A number of interesting events is scheduled for the upcoming week at the Medical Center.
MEW to host Black History Month series
The Myrlie Evers-Williams Institute for the Elimination of Health Disparities will host a Black History Month lunch and learn series in February to commemorate and celebrate the African-American experience.
Participants will have the opportunity to learn about the progress and advancement of African-Americans in the United States. The series will include a screening of the award-winning PBS television series, “The African-Americans: Many Rivers to Cross.”
All sessions are scheduled from 11:30 a.m.-1 p.m. in the Dunleith Room of the UMMC Conference Center at the Jackson Medical Mall Thad Cochran Center. Everyone is invited.
For more information, including event dates and subjects, click here or call Gina Hamilton at 5-9003 or email her at email@example.com.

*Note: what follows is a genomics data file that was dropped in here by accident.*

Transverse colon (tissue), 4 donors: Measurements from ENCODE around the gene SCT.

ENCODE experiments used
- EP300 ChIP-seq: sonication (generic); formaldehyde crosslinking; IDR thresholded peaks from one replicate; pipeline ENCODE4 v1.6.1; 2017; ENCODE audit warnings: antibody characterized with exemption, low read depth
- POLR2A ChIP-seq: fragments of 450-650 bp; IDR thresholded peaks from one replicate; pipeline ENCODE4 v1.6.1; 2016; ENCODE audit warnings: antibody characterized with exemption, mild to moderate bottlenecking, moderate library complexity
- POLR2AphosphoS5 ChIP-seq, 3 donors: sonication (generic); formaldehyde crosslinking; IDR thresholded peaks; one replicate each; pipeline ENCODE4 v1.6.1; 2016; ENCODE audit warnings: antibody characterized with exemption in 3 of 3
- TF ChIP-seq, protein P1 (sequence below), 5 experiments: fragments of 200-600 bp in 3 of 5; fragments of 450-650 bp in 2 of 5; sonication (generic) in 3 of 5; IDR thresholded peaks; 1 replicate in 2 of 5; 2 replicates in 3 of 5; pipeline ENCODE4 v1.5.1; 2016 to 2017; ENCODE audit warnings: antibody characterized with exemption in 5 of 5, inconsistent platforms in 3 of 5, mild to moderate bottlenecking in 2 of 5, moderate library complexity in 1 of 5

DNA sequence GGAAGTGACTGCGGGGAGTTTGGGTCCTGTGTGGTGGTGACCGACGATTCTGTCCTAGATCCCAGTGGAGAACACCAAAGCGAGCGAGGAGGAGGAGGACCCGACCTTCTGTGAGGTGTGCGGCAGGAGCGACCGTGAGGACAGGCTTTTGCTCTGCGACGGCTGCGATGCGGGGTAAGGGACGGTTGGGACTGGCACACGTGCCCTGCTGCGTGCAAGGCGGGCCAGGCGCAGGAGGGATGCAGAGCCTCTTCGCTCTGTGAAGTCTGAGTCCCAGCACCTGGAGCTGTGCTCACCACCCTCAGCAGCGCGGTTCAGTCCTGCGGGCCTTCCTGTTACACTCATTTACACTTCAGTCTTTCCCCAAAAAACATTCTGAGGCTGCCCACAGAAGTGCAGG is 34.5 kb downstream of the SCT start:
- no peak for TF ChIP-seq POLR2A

Tuesday, Feb. 9
Research Office director fo give faculty development talk
Nancy Olson, director of the Human Research Office, will give a Faculty Development Series presentation, “Medical Education Scholarship,” from noon-1 p.m. on Tuesday, Feb. 9, in classroom 3A.
The presentation is sponsored by the School of Medicine's Office of Medical Education. Lunch will be available to the first 25 in attendance.
For more information, call Kelly Dennis at 4-5006 or email her at firstname.lastname@example.org.
Auburn anatomist to explain Atrazine's disruptive effects
Dr. Chad Foradori, assistant professor of anatomy, physiology and pharmacology at Auburn University, will present “The Endocrine Disruptive Effects of the Herbicide Atrazine: Ramifications from the Brain and Beyond” from noon-1 p.m. on Tuesday, Feb. 9, in classroom 6A (room 617) on the North Wing.
All Medical Center faculty, staff and students are invited. The presentation is part of the Neurobiology and Anatomical Sciences Seminar Series.